Making A Breakthrough Mistake With Medical Devices

REUTERS/Shannon Stapleton/Files

Joseph Gulfo Author, Innovation Breakdown
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The FDA is looking to roll out two policies “intended to expedite access to potentially life-saving devices meant for patients with life-threatening or serious conditions.” The first draft guidance document establishes pathways for the review and expedited approval “for certain medical devices that demonstrate the potential to address unmet medical needs for life threatening or irreversibly debilitating diseases or conditions.” The second draft guidance establishes parameters in which post-approval studies can be used to offset some pre-approval study requirements of certain devices.

These are good ideas, but the draft guidance documents are redundant and unnecessary.

For quite some time, the FDA has had mechanisms that address both circumstances for drugs, biologics, and devices. For example, In 1996, I obtained expedited review for a drug called Valstar for bladder cancer. In 2006, I obtained expedited review for a medical device called MelaFind, and in 2011, I came to agreement with the FDA on appropriate post-approval studies for that product.

So, why the wasted effort in drafting and publishing superfluous guidance documents for medical devices?

Well, it is the same reason that the FDA did this with drugs and biologics in the Breakthrough Therapy Designation (BTD) policy, which was completely unnecessary since Fast Track, Accelerated Approval, and Priority Review provisions were already extant. And that reason is public relations.

Fanfare around programs for “important” products does several things. First, it mollifies the critics of the FDA because it advances the appearance of meaningful activity. Second, because of the fanfare and the perceived easier regulatory pathway, these sorts of policies direct the product development efforts to drugs, biologics, and devices meant for patients with life-threatening or serious conditions at the expense of others. Third, there are no criteria for what constitutes life-threatening or serious conditions, so the FDA gets to decide.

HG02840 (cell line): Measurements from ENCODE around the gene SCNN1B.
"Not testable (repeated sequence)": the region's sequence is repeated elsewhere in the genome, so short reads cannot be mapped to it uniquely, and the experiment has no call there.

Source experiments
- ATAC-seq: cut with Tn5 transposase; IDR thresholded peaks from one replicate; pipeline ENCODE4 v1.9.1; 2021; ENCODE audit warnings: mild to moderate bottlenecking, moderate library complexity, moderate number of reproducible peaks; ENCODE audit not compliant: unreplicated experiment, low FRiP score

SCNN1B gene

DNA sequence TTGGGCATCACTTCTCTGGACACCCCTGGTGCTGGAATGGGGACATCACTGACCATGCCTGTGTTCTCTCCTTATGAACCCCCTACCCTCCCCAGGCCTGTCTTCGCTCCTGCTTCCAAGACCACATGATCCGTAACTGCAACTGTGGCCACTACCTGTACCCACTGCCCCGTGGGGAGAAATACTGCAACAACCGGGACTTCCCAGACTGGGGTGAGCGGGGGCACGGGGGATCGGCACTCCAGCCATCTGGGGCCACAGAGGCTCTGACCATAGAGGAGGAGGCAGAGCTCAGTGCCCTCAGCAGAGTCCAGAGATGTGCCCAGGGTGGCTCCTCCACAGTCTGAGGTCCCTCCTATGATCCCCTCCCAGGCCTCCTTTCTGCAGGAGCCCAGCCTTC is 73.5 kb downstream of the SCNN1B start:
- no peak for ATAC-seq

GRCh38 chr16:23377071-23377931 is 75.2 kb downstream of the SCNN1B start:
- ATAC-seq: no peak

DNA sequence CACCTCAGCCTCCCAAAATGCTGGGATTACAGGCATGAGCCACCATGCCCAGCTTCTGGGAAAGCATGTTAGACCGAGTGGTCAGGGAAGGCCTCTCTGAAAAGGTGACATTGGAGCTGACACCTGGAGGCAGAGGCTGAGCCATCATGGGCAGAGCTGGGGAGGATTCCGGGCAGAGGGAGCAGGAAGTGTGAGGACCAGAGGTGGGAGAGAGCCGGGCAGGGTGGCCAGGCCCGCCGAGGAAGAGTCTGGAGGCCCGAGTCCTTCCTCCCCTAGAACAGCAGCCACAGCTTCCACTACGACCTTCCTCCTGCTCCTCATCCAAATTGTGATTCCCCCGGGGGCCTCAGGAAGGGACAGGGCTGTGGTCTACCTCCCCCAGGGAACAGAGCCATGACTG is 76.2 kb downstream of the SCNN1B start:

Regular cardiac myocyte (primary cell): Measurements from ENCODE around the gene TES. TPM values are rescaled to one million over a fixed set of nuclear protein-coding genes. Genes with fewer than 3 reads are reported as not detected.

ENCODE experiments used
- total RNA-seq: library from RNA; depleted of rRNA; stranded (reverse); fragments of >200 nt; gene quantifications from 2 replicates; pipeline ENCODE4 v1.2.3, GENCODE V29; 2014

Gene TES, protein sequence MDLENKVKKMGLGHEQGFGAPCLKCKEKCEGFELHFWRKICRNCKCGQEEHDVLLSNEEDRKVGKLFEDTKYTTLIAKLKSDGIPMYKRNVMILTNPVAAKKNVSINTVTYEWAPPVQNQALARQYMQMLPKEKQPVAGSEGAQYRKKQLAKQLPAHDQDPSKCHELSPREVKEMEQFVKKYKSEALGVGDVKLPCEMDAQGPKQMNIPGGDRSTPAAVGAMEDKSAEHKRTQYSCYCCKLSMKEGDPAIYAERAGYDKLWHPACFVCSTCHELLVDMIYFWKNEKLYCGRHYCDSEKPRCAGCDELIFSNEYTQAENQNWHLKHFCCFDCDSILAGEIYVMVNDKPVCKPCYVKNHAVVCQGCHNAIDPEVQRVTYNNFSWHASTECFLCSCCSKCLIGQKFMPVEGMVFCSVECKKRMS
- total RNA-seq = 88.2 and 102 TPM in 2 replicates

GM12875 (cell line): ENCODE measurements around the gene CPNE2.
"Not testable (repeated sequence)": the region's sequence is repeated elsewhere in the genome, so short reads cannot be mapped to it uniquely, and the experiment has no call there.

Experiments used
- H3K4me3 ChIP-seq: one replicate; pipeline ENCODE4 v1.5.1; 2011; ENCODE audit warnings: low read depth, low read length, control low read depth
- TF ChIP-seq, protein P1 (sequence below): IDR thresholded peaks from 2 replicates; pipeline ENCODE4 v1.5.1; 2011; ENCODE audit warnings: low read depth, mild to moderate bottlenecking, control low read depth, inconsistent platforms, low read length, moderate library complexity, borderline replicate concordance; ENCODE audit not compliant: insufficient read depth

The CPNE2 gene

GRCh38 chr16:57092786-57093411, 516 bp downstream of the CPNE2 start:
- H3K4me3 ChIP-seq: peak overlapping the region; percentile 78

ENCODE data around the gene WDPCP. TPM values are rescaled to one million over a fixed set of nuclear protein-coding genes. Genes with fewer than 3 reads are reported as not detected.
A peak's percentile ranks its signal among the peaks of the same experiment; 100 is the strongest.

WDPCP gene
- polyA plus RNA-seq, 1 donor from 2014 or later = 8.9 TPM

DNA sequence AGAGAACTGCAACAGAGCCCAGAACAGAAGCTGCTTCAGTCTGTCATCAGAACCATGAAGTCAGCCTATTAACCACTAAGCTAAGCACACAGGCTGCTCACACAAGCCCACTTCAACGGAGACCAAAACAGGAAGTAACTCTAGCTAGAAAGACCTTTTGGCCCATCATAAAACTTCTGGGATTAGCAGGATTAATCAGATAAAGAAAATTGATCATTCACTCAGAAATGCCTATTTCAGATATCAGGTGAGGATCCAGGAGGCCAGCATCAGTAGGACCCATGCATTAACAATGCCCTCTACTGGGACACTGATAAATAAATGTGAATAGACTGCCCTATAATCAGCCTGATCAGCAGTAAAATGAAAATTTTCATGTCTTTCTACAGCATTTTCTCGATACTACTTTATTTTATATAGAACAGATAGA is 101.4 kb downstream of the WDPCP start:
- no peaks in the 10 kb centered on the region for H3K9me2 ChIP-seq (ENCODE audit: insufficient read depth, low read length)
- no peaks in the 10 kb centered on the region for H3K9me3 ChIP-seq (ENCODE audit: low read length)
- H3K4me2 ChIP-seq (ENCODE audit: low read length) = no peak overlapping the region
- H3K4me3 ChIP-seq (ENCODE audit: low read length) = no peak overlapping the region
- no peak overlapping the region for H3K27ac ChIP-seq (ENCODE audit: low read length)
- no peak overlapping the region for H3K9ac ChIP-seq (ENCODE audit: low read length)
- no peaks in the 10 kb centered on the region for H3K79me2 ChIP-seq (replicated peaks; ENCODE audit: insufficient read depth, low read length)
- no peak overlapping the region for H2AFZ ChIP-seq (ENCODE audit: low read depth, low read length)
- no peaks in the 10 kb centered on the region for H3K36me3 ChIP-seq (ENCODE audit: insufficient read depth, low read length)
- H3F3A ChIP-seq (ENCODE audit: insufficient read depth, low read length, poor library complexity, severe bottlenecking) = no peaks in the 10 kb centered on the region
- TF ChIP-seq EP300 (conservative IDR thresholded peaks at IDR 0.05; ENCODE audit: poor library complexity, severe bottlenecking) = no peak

These three things create a huge problem – the preferential development of niche products (intended for small groups of patients with advanced diseases) away from products intended for the majority of patients. This is sure to now happen with devices.

Many people call this an intended consequence. I call it Machiavellian genius.

This “unintended consequence” has been welcomed by the FDA because rather than being judged by the public and Congress on all drugs and devices, they get to define which are the “important” products, the ones upon which they should be judged, in their opinion, while the others languish. And these are the “no brainer” approvals, those intended for small patient populations where the benefit to risk calculus is overwhelmingly positive because there are no other therapies. Electrons follow the path of least resistance, and so does the biopharmaceutical industry – if the FDA is going to make it easier to obtain approval for the no brainer drugs and devices, the public is going to get more of these at the expense of products that could offer significant benefit for many, many patients.

This is like a college student being able to tell the university the handful of courses they want counting towards their GPA. And, the truth is, the FDA’s review and approval times on these type of products, with some glaring exceptions (like Ofev and Esbriet for pulmonary fibrosis) is generally within the statute-defined time periods. So, this is tantamount to giving away ice in the winter time, and masterful PR. We have already seen investment dollars flowing away from the major diseases (like diabetes, chronic obstructive pulmonary disease, and cardiovascular disease) to niche (Orphan) diseases precisely due to these policies.


The students do not get to tell the university which courses count toward their GPA. And, Americans deserve more than PR from their government agencies.

I have a better solution – just follow the law. The statutes state that devices requiring substantial data (Pre-Market Approval applications) are to be reviewed in six months and devices akin to others that are already approved (510(k) applications) are to be reviewed within 3 months. If the FDA followed these laws, and were held accountable, acted honestly and consistently in the reviews of products, patients would be well-served, and no one would be complaining. The law already provides for post-approval studies and Priority Review, as well, for products that are intended to treat or diagnose a life-threatening or irreversibly debilitating disease or condition, and meets at least one of the following criteria – (1) constitute breakthroughs, (2) there is no alternative treatment or means of diagnosis, (3) the product offers a significant improvement over others, and the (4) availability of the product is in the best interest of patients.

Why then has the FDA’s Center for Devices and Radiological Health (CDRH) for several years been putting the finishing touches on two conceptually related guidance documents?

Because, it is easier to do PR – to come up with programs that will do nothing, and actually make the situation worse – than attack the root causes of the problems, which are an institutional bias against innovation, an assumption that current medical practice is safer than potential new products, and a complete lack of leadership.

This is a mistake, just as BTD was a mistake with drugs and biologics, and it needs to be stopped.